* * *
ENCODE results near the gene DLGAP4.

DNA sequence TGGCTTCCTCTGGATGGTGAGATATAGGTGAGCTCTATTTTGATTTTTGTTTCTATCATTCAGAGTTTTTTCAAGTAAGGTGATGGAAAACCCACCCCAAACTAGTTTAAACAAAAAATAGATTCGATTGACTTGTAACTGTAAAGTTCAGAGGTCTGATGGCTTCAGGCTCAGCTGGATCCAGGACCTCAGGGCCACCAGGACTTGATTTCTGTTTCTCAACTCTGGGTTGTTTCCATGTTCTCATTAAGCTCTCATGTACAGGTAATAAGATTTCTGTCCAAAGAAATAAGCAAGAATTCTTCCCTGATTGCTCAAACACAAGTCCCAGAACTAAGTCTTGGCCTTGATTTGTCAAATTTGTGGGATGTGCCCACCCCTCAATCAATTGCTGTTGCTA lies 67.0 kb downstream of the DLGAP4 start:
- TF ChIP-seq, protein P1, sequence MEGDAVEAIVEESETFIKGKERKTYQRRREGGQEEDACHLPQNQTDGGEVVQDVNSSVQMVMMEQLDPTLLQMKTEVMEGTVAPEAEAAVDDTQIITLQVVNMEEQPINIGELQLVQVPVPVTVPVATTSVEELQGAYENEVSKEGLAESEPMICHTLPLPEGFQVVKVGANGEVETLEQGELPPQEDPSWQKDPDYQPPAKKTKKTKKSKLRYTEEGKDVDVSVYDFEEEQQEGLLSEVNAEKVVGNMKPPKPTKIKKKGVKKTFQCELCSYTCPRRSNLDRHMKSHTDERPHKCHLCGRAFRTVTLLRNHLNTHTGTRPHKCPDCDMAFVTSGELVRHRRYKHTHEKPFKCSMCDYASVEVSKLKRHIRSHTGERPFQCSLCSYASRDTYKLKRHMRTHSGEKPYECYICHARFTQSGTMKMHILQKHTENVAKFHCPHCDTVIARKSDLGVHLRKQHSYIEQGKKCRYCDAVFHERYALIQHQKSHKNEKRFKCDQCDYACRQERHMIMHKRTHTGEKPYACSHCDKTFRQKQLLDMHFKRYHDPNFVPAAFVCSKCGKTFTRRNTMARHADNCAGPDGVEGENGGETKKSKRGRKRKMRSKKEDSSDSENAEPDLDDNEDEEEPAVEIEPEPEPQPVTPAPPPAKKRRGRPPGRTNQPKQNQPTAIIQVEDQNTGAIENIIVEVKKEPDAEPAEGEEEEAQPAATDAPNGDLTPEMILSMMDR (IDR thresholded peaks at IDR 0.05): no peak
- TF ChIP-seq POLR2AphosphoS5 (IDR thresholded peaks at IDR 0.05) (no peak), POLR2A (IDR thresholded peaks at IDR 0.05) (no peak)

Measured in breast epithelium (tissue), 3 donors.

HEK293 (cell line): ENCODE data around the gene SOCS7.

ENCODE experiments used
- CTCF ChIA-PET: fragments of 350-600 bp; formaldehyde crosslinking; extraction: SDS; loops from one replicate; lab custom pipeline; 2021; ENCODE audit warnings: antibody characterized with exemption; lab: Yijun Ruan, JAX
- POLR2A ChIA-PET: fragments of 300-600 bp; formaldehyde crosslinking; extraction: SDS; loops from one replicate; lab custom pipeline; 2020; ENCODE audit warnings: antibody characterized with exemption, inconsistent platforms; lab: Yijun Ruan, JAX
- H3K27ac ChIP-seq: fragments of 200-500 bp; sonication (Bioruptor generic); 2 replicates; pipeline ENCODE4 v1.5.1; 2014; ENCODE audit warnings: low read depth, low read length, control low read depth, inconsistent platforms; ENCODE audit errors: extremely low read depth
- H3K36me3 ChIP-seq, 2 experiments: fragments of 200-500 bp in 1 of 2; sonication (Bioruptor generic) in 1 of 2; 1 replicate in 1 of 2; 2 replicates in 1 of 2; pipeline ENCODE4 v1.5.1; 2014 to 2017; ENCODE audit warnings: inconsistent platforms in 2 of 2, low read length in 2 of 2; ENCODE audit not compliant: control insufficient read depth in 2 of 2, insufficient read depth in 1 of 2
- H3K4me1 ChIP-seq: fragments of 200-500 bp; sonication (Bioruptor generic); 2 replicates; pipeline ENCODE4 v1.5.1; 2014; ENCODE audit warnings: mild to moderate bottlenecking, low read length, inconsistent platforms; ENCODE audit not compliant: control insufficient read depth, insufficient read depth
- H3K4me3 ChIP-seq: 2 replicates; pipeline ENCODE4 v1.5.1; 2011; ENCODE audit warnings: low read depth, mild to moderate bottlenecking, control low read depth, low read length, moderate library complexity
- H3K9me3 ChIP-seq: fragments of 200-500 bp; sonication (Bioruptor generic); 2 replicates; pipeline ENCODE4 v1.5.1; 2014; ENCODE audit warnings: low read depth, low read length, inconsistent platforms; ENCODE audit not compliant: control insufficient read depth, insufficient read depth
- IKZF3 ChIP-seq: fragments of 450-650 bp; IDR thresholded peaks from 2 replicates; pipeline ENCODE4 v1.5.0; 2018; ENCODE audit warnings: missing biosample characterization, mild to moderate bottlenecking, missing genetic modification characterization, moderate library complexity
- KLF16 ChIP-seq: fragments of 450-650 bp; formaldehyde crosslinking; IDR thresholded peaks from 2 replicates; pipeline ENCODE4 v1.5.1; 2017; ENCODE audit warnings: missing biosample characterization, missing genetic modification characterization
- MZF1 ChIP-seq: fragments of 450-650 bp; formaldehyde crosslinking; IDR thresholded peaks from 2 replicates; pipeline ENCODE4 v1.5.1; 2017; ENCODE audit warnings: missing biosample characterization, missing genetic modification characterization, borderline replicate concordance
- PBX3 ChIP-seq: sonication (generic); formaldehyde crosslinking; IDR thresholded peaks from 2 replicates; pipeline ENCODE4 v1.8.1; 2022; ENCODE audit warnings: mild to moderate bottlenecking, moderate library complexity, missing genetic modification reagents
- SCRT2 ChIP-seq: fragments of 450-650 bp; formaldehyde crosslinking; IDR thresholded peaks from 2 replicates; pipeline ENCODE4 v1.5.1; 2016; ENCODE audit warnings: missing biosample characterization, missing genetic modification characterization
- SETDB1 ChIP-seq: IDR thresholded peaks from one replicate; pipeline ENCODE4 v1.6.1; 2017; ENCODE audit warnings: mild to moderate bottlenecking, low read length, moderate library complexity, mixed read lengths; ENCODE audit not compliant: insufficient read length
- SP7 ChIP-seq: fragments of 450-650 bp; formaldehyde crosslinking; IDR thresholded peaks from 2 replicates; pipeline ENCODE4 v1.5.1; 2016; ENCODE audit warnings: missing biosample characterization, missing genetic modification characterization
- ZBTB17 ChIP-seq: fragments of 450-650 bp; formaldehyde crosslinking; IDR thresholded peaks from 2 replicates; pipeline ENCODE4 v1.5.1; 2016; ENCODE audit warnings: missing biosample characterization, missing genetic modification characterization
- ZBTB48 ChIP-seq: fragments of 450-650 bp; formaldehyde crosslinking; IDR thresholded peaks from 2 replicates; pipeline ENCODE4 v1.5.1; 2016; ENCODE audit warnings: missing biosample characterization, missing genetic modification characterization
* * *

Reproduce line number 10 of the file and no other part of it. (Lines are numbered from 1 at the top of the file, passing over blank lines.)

- H3K27ac ChIP-seq: fragments of 200-500 bp; sonication (Bioruptor generic); 2 replicates; pipeline ENCODE4 v1.5.1; 2014; ENCODE audit warnings: low read depth, low read length, control low read depth, inconsistent platforms; ENCODE audit errors: extremely low read depth